Global Witness welcomes the announcement of an oil deal reached by Sudan and South Sudan, while stressing the need for the final text to ensure transparent implementation.
After more than two years of negotiations, Sudan and South Sudan have agreed on financial terms for the export of South Sudan’s oil via Sudan. According to a statement released by the South Sudanese government, South Sudan will pay fees of between US$9.10 and US$11 per barrel for use of Sudan’s pipeline and export facilities. South Sudan has also agreed to provide a US$3.028 billion grant over three and a half years to mitigate the drop in Sudan’s income caused by the south’s secession last year.
“Agreement on the basics of an oil deal is great progress,” said Global Witness campaigner Dana Wilkins. “However, the devil is in the detail, and the long-term success of this agreement will depend on how it is implemented and monitored.”
The 2005 Comprehensive Peace Agreement which ended the last civil war was partly based on a deal to split southern oil revenues 50:50 between the two governments. It contained no safeguards to ensure transparency or independent verification in its implementation, however. The resulting mistrust and concerns over cheating repeatedly threatened the fragile peace.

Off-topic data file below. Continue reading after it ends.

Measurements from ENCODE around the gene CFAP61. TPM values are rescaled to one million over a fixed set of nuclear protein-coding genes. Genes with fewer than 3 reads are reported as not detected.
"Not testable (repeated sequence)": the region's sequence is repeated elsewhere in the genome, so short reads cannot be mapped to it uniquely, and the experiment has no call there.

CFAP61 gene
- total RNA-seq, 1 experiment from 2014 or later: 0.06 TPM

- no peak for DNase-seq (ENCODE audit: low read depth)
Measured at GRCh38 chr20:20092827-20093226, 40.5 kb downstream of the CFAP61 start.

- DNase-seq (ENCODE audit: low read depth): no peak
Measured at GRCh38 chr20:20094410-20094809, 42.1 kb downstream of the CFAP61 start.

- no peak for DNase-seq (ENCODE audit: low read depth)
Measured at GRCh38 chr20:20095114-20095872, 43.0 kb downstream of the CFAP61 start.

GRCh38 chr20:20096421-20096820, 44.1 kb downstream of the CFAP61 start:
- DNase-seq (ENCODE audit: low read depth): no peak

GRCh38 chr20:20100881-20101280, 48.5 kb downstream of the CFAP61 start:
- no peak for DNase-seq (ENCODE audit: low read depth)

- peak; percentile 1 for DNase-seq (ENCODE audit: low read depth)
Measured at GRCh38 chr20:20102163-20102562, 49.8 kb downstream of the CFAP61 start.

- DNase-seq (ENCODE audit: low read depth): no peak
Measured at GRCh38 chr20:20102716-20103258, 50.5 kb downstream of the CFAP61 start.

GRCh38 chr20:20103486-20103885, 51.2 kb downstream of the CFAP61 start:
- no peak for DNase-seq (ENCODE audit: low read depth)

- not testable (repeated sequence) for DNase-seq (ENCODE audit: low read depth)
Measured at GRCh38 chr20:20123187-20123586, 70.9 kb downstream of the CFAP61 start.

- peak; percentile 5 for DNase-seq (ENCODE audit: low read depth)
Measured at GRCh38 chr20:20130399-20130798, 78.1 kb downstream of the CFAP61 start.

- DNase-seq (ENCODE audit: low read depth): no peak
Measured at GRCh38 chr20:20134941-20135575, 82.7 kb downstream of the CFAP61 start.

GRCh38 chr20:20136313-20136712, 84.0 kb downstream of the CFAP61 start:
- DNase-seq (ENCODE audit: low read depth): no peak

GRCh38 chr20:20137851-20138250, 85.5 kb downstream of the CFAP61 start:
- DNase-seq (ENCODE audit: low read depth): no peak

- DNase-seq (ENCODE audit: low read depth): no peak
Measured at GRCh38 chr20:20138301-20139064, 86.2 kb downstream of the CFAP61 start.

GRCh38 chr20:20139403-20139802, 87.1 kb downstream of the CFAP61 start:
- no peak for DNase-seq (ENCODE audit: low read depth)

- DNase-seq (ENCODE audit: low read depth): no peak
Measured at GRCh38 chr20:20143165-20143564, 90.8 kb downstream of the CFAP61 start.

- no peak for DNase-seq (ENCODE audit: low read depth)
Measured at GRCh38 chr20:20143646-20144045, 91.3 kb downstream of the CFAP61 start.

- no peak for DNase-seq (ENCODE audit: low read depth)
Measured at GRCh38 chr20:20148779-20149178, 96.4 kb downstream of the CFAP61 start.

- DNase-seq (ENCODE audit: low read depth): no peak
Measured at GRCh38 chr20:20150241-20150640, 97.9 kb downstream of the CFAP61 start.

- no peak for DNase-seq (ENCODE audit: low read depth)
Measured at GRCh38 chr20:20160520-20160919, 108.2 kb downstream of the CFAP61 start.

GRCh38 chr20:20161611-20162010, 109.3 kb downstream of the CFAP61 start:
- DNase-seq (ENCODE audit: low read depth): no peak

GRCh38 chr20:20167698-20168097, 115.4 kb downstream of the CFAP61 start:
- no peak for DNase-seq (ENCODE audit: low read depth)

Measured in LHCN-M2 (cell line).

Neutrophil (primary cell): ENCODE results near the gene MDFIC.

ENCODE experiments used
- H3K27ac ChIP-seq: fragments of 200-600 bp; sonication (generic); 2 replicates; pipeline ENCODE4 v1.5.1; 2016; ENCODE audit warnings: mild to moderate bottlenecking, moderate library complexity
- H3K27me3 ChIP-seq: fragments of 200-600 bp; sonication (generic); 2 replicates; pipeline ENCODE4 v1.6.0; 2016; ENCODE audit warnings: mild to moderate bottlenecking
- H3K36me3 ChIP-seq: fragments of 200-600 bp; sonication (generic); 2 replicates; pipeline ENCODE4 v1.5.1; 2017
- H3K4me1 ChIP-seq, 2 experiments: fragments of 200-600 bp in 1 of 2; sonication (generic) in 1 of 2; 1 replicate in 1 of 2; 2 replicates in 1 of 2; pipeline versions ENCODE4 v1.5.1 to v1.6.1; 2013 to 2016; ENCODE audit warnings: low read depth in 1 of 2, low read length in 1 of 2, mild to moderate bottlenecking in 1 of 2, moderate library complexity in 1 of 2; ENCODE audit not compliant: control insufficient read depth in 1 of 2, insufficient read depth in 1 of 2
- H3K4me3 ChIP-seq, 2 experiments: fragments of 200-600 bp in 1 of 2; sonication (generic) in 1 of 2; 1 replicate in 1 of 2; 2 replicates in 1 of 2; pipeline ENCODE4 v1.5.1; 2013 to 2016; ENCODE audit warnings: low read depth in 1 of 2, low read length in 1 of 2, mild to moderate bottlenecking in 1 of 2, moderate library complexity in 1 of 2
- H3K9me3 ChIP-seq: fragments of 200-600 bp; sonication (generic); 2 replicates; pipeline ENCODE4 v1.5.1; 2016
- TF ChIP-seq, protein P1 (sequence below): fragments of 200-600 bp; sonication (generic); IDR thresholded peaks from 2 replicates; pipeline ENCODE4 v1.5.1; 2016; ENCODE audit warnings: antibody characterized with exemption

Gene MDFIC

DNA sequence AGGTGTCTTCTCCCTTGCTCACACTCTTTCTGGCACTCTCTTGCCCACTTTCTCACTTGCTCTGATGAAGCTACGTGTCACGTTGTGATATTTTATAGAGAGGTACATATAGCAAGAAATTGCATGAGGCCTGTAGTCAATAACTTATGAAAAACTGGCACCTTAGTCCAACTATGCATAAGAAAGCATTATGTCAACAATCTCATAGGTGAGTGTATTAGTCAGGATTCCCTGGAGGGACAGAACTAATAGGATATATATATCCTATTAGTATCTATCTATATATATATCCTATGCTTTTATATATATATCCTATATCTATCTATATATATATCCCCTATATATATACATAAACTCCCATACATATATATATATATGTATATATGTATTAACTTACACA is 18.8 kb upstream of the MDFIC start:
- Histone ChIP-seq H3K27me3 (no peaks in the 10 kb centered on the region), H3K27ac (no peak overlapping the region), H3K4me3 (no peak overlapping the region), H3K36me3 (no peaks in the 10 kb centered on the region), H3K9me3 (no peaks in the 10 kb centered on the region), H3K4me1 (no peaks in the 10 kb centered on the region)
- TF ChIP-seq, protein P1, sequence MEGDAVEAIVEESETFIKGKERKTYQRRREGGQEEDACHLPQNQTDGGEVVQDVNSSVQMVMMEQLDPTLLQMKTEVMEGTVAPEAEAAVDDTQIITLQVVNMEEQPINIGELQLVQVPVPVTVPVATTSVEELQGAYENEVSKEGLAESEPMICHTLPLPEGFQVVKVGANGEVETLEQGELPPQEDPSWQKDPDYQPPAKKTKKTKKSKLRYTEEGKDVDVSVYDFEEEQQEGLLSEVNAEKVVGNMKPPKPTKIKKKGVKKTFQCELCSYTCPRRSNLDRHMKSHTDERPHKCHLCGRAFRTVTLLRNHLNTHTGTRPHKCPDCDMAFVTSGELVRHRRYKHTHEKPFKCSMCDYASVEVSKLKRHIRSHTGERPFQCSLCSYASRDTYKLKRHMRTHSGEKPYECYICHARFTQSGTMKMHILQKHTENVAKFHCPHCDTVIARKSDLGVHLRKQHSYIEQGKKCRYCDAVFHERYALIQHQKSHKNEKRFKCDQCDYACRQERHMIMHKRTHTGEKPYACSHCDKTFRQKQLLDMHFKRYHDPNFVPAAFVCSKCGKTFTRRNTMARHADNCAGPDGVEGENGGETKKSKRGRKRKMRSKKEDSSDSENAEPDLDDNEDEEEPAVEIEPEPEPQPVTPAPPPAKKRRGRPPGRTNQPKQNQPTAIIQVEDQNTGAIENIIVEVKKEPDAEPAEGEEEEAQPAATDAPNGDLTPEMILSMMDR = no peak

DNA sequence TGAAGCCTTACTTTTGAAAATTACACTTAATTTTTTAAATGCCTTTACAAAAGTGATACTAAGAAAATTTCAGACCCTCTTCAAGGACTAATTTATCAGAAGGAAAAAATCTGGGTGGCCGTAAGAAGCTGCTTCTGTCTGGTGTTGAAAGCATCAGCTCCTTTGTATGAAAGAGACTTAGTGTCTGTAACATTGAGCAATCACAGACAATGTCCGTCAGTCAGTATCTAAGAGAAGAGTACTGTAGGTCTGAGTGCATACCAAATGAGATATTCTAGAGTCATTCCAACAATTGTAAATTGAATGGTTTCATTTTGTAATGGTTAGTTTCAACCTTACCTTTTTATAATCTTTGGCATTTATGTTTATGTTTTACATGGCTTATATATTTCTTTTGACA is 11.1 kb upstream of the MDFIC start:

A proposal for a new agreement published by South Sudan last month provided for a Monitoring Team comprising representatives from both governments as well as international experts. It is not yet clear if this safeguard will be included in the final oil deal. Though a Monitoring Team is a potentially effective way to verify that the agreement is being adhered to, on its own it does not correct the fundamental flaws of the previous oil deal.
To build trust and provide a sustained incentive for peace between the two countries, the text of the final oil deal must guarantee total transparency in its implementation. This includes the publication of:
- Regular and timely records of the volume of South Sudanese oil transiting Sudan’s processing facilities, pipeline, and marine terminals.
- All payments made and received by either government on the basis of the deal.
- Any discrepancies in the records and any concerns raised by the Monitoring Team.
The South Sudanese proposal also called for an audit of the transportation system from the point where the crude oil enters Sudan to when it is loaded onto the ships. Global Witness supports the idea of such an audit and believes that it should verify that all metering stations are functioning properly and that there are effective systems in place for recording volumes. Its results should be published.
“The citizens of Sudan and South Sudan, the rightful owners of these oil resources, must be able to see exactly how this agreement is being implemented,” added Wilkins. “That is the only way they will be able to hold their governments to account and ensure that revenues are used for equitable development and the benefit of all.”